Notes on Intercultural Communication

Personal Space in China

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Personal Space – China doesn’t have it

(…) The total lack of personal space in China gets under an American’s skin in a matter of seconds. Riding a bus designed for 40 people, with close to 100 crammed in it is a daily test of my cultural sensitivity. I could tell you stories, but until you have spent 45 minutes practically living in someone’s armpit, in the middle of summer in one of China’s hottest cities, you simply can’t even imagine it.

(…)

The living situation as explained by my Chinese friends, the “emic” view, is that Chinese families are much closer than American families. I wouldn’t be surprised if this is true in some ways, sharing a few hundred square feet with 6 people would cause close relationships (or insanity). My Chinese co-worker sleeps in the same bed as her 5-year-old daughter, because it is hard to get good apartments near the good schools.

(…)

I think this lack of personal space at home carries over into public spaces. The “need” for personal space doesn’t seem to have developed here. Which is why when you climb on to a Chinese bus, you are about to make friends with 100 strangers, and nobody but you is going to mind. (…)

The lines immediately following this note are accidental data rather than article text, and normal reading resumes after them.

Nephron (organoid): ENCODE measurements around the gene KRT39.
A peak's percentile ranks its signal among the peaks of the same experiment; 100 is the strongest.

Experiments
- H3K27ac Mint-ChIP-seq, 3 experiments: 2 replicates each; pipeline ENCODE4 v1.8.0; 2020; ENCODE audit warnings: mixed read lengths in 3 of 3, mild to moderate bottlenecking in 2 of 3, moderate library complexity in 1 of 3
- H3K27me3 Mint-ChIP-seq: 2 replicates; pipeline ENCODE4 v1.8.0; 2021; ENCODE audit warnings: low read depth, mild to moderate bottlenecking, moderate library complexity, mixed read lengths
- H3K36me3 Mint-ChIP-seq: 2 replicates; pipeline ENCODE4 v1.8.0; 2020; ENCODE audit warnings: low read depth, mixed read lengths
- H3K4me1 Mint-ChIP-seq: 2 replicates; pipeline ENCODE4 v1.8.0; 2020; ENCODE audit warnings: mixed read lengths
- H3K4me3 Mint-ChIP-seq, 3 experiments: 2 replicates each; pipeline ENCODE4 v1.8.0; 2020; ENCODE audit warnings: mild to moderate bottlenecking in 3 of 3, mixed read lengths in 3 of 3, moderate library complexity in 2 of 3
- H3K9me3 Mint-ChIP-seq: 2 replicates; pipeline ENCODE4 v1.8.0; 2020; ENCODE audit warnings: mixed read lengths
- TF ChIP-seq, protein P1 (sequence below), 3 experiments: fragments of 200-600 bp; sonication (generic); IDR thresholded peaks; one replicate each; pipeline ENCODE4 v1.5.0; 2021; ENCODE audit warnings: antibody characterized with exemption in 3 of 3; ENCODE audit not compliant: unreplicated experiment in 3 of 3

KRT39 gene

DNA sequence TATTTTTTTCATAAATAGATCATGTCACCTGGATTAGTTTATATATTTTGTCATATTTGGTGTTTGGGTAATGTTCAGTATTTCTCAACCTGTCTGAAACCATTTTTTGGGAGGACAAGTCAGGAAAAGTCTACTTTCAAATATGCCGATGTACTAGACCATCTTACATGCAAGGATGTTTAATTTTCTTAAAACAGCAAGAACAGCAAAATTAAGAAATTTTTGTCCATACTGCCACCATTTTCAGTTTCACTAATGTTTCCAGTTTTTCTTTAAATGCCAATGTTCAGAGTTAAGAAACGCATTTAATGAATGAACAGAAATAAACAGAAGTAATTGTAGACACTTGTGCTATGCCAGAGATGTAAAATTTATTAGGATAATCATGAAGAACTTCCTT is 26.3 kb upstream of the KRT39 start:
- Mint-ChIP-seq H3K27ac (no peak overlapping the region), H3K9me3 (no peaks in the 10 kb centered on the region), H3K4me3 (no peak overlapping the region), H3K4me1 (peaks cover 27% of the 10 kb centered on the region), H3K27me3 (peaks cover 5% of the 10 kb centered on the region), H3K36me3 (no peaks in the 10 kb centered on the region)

T in Seeing Red in China online here or download full pdf here.

(retrieved 31.01.2014 at http://seeingredinchina.com/2011/03/11/personal-space-china-doesnt-have-it/)

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Subway in Beijing (?)

no personal space

(retrieved 01.02.2014 at http://www.youtube.com/watch?v=gKTIVkdC_dI&list=PL51769C66CD6B7C79&index=1)

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When different Concepts of Personal Space collide in Singapore

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Personal Space in China
(retrieved 31.01.2014 at http://www.youtube.com/watch?list=PL51769C66CD6B7C79&feature=player_detailpage&v=gKTIVkdC_dI)

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More about Personal Space from E.T. Hall on his website or at a previous post E. T. Hall – Proxemics (Understanding Personal Space)

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(reviewed 01.02.2014)

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